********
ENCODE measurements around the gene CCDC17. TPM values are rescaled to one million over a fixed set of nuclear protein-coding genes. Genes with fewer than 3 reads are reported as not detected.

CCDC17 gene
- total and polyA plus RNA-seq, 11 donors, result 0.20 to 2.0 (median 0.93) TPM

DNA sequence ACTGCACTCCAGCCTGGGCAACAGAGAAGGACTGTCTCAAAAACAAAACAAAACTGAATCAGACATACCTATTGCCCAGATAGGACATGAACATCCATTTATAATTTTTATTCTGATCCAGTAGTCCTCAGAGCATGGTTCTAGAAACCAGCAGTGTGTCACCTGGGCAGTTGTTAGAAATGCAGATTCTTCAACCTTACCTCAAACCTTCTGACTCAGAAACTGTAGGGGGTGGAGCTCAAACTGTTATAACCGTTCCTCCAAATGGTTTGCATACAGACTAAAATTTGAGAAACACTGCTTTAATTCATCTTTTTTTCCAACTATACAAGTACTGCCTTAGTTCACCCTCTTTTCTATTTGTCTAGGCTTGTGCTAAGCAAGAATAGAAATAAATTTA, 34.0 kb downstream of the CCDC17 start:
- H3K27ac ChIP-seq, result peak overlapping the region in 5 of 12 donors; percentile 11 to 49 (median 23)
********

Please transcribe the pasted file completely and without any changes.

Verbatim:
ENCODE measurements around the gene CCDC17. TPM values are rescaled to one million over a fixed set of nuclear protein-coding genes. Genes with fewer than 3 reads are reported as not detected.

CCDC17 gene
- total and polyA plus RNA-seq, 11 donors, result 0.20 to 2.0 (median 0.93) TPM

DNA sequence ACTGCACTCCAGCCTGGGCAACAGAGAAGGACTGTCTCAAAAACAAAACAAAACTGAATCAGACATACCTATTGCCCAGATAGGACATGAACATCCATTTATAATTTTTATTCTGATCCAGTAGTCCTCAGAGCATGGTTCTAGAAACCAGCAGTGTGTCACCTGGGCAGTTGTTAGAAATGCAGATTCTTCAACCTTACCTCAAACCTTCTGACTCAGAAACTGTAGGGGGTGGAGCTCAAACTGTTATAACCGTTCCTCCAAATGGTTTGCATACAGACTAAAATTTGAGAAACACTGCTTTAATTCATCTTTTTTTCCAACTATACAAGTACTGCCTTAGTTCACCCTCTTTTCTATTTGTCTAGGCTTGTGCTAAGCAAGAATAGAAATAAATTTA, 34.0 kb downstream of the CCDC17 start:
- H3K27ac ChIP-seq, result peak overlapping the region in 5 of 12 donors; percentile 11 to 49 (median 23)